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Friday
May192017

What the cable operators are planning for NFV and SDN

Cable operators may be quieter than the telecom operators about network functions virtualisation (NFV) and software-defined networking (SDN) but what they are planning is no less ambitious.

Cable operators are working on adding wireless to their fixed access networks using NFV and SDN technologies.

 

Don Clarke“Cable operators are now every bit as informed about NFV and SDN as the telcos are, but they are not out there talking too much about it,” says Don Clarke, principal architect for network technologies at CableLabs, the R&D organisation serving the cable operators.

Clarke is well placed to comment. While at BT, he initiated the industry collaboration on NFV and edited the original white paper which introduced the NFV concept and outlined the operators’ vision for NFV. 

 

NFV plans

The cable operators are planning developments by exploiting the Central Office Re-architected as a Datacenter (CORD) initiative being pursued by the wider telecom community. Comcast is one cable operator that has already joined the Open Networking Lab’s (ON.Lab) CORD initiative. The aim is to add a data centre capability to the cable operators’ access network onto which wireless will be added.

CableLabs is investigating adding high-bandwidth wireless to the cable network using small cells, and the role 5G will play. The cable operators use DOCSIS as their broadband access network technology and it is ideally suited for small cells once these become mainstream, says Clarke: “How you overlay wireless on top of that network is probably where there is going to be some significant opportunities in the next few years.”   

One project CableLabs is working on is helping cable operators provision services more efficiently. At present, operators deliver services over several networks: DOCSIS, EPON and in some cases, wireless. CableLabs has been working for a couple of years on simplifying the provisioning process so that the system is agnostic to the underlying networks. “The easiest way to do that is to abstract and virtualize the lower-level functionality; we call that virtual provisioning,” says Clarke.

CableLabs recently published its Virtual Provisioning Interfaces Technical Report on this topic and is developing data models and information models for the various access technologies so that they can be abstracted. The result will be more efficient provisioning of services irrespective of the underlying access technology, says Clarke.  

 

How you overlay wireless on top of that network is probably where there is going to be some significant opportunities in the next few years   

 

SNAPS

CableLabs is also looking at how to virtualise functionality cable operators may deploy near the edge of their networks.

“As the cable network evolves to do different things and adds more capabilities, CableLabs is looking at the technology platform that would do that,” says Clarke.

To this aim, CableLabs has created the SDN-NFV Application development Platform and Stack - SNAPS - which it has contributed to the Open Platform for NFV (OPNFV) group, part of the open source management organisation, The Linux Foundation.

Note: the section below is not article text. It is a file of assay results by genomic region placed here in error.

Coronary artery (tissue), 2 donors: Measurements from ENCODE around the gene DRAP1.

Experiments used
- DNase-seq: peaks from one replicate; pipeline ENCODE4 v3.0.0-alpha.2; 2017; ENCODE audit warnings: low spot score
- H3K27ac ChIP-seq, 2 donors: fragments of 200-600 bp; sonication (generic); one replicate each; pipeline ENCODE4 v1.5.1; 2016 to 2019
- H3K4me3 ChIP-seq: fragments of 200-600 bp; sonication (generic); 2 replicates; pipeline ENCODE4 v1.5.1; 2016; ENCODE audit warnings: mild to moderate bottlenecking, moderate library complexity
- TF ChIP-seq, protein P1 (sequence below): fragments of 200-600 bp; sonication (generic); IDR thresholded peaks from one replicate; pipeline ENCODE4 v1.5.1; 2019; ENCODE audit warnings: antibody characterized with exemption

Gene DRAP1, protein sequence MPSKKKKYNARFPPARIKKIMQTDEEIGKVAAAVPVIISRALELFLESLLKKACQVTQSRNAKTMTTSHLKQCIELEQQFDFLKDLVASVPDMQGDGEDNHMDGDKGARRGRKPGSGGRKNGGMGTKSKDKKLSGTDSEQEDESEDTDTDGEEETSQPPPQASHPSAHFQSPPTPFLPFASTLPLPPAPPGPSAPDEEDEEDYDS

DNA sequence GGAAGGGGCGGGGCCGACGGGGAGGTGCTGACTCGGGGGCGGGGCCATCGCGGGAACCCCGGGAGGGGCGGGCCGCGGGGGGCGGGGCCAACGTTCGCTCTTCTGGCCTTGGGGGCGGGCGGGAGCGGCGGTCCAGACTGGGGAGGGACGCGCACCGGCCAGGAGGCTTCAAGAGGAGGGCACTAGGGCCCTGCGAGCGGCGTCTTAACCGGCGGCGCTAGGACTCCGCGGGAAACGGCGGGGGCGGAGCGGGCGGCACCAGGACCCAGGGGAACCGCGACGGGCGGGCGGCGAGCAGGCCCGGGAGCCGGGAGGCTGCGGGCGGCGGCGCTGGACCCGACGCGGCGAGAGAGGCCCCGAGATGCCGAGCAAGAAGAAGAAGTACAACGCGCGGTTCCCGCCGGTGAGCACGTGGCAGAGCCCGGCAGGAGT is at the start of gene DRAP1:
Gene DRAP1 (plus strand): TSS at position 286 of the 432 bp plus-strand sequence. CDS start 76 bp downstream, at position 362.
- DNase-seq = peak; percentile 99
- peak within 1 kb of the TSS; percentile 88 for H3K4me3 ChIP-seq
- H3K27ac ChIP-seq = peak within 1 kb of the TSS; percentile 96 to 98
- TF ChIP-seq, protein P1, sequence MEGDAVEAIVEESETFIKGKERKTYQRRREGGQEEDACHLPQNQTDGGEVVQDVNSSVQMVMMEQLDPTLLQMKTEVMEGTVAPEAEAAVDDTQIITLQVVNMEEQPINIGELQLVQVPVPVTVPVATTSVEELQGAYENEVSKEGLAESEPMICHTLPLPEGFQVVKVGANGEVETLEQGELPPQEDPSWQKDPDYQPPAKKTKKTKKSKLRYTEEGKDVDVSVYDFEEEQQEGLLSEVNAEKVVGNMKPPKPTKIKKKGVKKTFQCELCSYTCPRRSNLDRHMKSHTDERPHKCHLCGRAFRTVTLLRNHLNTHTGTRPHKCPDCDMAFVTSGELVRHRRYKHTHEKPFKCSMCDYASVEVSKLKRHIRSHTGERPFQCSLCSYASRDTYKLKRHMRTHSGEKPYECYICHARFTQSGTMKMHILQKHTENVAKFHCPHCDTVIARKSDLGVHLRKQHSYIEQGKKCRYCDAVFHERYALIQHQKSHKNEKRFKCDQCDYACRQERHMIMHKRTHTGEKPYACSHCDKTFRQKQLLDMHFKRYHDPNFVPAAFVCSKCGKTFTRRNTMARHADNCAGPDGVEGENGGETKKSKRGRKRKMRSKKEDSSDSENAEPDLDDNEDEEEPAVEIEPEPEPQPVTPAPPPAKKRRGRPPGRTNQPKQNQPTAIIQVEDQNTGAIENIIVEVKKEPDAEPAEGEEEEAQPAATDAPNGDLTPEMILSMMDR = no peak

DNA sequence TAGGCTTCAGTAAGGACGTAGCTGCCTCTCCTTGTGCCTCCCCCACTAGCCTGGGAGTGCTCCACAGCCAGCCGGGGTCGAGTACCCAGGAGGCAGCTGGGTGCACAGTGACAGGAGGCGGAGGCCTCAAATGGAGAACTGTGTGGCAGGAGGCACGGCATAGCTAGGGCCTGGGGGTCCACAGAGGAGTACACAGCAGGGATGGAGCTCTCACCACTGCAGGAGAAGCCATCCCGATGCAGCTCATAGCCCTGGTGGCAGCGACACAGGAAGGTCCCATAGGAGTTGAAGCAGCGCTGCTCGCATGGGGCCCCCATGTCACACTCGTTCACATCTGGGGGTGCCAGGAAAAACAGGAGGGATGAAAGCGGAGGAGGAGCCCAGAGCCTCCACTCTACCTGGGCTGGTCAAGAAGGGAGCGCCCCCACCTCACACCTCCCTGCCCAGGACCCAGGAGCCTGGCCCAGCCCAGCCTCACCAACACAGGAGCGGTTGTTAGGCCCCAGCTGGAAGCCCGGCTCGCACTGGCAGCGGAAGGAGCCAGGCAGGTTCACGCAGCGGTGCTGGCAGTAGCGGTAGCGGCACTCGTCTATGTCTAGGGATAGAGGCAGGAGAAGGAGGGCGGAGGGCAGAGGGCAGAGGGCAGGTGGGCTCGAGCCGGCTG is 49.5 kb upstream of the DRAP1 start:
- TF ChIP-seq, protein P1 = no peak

SNAPS is a reference platform to be located near the network edge, and possibly at the cable head-end where cable operators deliver video over their networks. The reference platform makes use of the cloud-based operating system, OpenStack, and other open source components such as OpenDaylight, and is being used to instantiate virtual network functions (VNFs) in a real-time dynamic way. “The classic NFV vision,” says Clarke.

CableLabs' Randy Levensalor says one challenge facing cable operators is that, like telcos, they have separate cloud infrastructures for their services and that impacts their bottom line.


Cable operators are now every bit as informed about NFV and SDN as the telcos are, but they are not out there talking too much about it


“You have one [cloud infrastructure] for business services, one for video delivery and one for IT, and you are operationally less efficient when you have those different stacks,” says Levensalor, lead software architect at CableLabs. “With SNAPS, you bring together all the capabilities that are needed in a reference configuration that can be replicated.”

This platform can support local compute with low latency. "We are not able to say much but there is a longer-term vision for that capability that we’ll develop new applications around,” says Clarke.

 

Challenges and opportunities

The challenges facing cable operators concerning NFV and SDN are the same as those facing the telcos, such as how to orchestrate and manage virtual networks and do it in a way that avoids vendor lock-in.

“The whole industry wants an open ecosystem where we can buy virtual network functions from one vendor and connect them to virtual network functions and other components from different vendors to create an end-to-end platform with the best capabilities at any given time,” says Clarke. 

He also believes that cable operators can move more quickly than telcos because of how they collaborate via CableLabs, their research hub. However, the cable operators' progress is inevitably linked to that of the telcos given they want to use the same SDN and NFV technologies to achieve economies of scale. “So we can’t diverge in the areas that need to be common, but we can move more quickly in areas where the cable network has an inherent advantage, for example in the access network,” says Clarke.   

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